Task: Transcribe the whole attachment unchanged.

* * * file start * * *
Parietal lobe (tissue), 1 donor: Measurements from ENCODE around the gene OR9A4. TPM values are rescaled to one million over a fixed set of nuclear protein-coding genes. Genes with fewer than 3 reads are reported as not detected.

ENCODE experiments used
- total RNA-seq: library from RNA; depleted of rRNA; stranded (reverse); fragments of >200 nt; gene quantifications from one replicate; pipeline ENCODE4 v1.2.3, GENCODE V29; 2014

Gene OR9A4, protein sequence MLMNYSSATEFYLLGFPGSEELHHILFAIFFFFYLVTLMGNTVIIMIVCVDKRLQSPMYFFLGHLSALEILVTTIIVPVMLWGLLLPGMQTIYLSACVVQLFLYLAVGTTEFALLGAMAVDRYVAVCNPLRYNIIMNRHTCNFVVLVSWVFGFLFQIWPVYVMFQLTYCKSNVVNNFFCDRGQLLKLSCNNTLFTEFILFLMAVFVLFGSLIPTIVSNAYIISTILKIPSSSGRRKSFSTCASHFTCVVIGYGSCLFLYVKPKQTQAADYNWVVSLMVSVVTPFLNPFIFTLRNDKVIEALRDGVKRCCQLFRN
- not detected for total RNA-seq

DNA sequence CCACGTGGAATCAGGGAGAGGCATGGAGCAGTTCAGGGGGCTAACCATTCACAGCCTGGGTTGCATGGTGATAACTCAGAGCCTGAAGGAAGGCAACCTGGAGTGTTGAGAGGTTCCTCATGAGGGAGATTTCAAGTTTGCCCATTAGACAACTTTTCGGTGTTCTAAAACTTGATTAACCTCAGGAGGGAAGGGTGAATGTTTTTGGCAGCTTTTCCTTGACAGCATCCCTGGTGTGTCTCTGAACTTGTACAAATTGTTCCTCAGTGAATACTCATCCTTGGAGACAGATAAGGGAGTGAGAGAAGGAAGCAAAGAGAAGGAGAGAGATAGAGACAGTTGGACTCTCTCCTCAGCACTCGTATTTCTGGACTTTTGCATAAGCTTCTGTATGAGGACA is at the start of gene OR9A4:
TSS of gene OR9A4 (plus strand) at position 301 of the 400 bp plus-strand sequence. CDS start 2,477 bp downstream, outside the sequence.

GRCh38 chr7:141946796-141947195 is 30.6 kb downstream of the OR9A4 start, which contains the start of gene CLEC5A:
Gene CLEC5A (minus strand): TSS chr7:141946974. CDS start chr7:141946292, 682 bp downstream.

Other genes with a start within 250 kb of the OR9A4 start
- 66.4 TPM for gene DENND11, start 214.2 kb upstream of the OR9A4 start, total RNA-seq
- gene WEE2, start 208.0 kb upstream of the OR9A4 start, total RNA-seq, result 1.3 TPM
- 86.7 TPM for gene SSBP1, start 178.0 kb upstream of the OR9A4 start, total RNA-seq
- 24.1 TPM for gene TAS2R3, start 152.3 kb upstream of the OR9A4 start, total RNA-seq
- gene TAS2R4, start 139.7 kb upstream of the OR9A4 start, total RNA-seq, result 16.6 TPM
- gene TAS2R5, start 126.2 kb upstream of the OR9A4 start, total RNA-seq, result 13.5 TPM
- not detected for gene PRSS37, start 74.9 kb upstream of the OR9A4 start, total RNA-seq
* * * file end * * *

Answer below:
Parietal lobe (tissue), 1 donor: Measurements from ENCODE around the gene OR9A4. TPM values are rescaled to one million over a fixed set of nuclear protein-coding genes. Genes with fewer than 3 reads are reported as not detected.

ENCODE experiments used
- total RNA-seq: library from RNA; depleted of rRNA; stranded (reverse); fragments of >200 nt; gene quantifications from one replicate; pipeline ENCODE4 v1.2.3, GENCODE V29; 2014

Gene OR9A4, protein sequence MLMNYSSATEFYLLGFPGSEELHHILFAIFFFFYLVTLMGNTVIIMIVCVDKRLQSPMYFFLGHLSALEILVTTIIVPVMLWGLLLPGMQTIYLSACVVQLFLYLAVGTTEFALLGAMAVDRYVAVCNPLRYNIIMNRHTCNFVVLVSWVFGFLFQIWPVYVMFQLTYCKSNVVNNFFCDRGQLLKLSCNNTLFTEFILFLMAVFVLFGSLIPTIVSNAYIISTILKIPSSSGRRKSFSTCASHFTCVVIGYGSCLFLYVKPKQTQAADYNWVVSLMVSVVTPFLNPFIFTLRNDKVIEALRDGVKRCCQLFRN
- not detected for total RNA-seq

DNA sequence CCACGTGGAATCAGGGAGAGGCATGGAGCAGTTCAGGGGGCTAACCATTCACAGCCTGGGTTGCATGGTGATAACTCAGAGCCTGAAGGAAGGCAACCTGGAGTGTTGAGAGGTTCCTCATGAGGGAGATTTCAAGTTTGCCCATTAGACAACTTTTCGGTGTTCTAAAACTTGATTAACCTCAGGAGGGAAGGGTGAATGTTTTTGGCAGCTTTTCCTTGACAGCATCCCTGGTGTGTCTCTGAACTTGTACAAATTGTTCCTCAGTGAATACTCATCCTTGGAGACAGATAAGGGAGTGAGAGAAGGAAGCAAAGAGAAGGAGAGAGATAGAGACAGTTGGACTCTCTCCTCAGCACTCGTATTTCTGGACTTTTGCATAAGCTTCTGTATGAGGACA is at the start of gene OR9A4:
TSS of gene OR9A4 (plus strand) at position 301 of the 400 bp plus-strand sequence. CDS start 2,477 bp downstream, outside the sequence.

GRCh38 chr7:141946796-141947195 is 30.6 kb downstream of the OR9A4 start, which contains the start of gene CLEC5A:
Gene CLEC5A (minus strand): TSS chr7:141946974. CDS start chr7:141946292, 682 bp downstream.

Other genes with a start within 250 kb of the OR9A4 start
- 66.4 TPM for gene DENND11, start 214.2 kb upstream of the OR9A4 start, total RNA-seq
- gene WEE2, start 208.0 kb upstream of the OR9A4 start, total RNA-seq, result 1.3 TPM
- 86.7 TPM for gene SSBP1, start 178.0 kb upstream of the OR9A4 start, total RNA-seq
- 24.1 TPM for gene TAS2R3, start 152.3 kb upstream of the OR9A4 start, total RNA-seq
- gene TAS2R4, start 139.7 kb upstream of the OR9A4 start, total RNA-seq, result 16.6 TPM
- gene TAS2R5, start 126.2 kb upstream of the OR9A4 start, total RNA-seq, result 13.5 TPM
- not detected for gene PRSS37, start 74.9 kb upstream of the OR9A4 start, total RNA-seq